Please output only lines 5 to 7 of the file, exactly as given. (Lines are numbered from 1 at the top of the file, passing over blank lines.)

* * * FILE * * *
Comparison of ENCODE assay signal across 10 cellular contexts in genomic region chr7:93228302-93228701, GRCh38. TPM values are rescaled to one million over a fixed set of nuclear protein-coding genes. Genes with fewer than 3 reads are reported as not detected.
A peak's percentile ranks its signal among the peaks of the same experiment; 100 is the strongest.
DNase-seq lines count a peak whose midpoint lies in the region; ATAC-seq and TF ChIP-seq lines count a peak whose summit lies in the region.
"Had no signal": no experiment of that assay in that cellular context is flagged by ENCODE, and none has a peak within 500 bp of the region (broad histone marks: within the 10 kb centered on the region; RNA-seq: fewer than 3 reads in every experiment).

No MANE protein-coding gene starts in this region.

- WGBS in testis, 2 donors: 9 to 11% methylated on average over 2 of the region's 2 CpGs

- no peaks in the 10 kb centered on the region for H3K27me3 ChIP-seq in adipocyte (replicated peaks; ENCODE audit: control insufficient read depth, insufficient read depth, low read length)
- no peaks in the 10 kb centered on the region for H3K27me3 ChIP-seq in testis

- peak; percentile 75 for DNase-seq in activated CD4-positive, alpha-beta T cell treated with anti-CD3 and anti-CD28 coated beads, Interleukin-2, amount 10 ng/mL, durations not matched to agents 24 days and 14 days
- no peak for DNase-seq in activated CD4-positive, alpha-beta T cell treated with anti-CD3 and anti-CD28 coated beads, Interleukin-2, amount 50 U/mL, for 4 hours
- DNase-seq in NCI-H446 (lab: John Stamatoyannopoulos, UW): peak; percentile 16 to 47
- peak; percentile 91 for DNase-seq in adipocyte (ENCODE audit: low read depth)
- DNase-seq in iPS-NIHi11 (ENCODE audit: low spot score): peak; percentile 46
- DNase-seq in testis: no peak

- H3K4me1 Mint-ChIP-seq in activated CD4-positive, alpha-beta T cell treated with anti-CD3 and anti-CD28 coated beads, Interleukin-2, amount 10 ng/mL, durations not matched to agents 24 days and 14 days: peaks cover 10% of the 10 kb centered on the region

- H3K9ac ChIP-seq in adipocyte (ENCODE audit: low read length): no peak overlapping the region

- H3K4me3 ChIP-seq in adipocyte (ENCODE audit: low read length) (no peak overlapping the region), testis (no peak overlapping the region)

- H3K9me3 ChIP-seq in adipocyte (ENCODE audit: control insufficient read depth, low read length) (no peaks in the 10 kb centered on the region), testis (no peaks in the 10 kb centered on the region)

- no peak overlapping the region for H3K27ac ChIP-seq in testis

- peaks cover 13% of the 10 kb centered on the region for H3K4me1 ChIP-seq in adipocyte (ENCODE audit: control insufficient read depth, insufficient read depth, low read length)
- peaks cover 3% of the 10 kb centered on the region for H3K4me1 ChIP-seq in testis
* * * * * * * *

No MANE protein-coding gene starts in this region.

- WGBS in testis, 2 donors: 9 to 11% methylated on average over 2 of the region's 2 CpGs

- no peaks in the 10 kb centered on the region for H3K27me3 ChIP-seq in adipocyte (replicated peaks; ENCODE audit: control insufficient read depth, insufficient read depth, low read length)